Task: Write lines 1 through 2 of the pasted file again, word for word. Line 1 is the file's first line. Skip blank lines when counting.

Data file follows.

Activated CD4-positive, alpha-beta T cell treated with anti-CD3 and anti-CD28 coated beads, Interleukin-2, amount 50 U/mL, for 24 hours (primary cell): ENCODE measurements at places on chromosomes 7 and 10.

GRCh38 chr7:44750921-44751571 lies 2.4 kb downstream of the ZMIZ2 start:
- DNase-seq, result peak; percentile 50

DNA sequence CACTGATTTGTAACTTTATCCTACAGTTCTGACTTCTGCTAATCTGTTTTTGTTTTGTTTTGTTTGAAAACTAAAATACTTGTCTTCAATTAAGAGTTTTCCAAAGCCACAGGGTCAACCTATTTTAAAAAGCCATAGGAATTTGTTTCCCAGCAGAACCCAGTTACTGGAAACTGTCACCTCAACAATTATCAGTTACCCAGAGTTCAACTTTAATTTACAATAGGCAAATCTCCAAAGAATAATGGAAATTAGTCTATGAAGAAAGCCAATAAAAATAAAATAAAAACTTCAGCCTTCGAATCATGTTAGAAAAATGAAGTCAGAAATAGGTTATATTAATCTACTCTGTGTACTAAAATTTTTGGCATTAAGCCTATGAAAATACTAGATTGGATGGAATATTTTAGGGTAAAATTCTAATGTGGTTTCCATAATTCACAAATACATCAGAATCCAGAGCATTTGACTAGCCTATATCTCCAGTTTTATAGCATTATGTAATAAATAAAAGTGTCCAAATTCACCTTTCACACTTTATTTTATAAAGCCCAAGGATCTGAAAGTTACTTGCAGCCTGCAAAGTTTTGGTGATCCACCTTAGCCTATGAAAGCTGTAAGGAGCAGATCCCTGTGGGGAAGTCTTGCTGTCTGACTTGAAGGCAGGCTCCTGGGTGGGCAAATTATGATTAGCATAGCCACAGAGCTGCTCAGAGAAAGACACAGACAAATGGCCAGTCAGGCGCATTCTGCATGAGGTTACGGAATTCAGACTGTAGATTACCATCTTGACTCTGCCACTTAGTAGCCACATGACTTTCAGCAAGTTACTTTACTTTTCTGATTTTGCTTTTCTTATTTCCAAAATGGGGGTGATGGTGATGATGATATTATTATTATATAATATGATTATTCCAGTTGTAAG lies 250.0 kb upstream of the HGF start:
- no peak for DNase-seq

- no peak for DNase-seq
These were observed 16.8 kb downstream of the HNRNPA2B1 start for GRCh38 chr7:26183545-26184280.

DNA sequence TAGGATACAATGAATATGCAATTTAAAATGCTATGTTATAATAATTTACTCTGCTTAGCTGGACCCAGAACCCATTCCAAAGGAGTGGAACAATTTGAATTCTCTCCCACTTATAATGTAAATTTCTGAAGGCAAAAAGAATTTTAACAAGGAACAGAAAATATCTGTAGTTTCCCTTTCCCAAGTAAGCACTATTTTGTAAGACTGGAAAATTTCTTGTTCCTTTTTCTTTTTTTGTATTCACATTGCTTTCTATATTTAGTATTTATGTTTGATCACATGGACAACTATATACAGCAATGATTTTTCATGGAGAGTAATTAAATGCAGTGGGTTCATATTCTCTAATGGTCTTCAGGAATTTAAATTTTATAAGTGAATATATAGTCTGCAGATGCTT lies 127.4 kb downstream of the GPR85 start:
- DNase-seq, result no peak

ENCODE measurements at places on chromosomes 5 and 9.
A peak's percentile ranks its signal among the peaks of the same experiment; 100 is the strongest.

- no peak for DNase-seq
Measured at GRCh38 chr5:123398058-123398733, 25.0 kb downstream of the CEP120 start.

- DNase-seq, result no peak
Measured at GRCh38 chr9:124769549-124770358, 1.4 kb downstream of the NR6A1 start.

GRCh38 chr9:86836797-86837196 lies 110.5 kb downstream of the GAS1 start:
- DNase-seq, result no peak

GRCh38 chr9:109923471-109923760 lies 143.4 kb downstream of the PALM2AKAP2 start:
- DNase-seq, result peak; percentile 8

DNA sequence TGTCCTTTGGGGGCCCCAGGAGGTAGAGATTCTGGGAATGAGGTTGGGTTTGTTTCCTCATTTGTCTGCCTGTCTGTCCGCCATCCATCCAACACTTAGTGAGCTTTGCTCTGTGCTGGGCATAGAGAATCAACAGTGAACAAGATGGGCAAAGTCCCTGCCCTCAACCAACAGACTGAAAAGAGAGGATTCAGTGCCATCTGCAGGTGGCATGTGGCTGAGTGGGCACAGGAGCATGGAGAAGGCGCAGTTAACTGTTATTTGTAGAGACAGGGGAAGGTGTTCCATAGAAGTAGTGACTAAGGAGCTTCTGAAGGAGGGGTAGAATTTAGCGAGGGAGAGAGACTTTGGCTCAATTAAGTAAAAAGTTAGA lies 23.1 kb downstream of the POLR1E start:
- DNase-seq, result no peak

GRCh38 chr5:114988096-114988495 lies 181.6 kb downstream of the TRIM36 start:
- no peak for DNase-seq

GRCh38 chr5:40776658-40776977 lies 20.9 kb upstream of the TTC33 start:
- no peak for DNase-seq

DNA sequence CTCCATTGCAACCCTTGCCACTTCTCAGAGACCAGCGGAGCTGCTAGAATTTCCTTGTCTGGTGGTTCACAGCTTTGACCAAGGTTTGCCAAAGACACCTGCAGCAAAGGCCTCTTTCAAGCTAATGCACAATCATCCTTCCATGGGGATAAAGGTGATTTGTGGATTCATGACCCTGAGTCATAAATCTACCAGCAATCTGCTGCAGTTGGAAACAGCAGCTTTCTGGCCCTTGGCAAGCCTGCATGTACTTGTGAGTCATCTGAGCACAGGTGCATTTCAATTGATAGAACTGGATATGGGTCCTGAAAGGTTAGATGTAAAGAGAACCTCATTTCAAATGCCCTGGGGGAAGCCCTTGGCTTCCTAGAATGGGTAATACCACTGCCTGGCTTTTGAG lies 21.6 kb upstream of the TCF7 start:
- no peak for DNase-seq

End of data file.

Activated CD4-positive, alpha-beta T cell treated with anti-CD3 and anti-CD28 coated beads, Interleukin-2, amount 50 U/mL, for 24 hours (primary cell): ENCODE measurements at places on chromosomes 7 and 10.

GRCh38 chr7:44750921-44751571 lies 2.4 kb downstream of the ZMIZ2 start: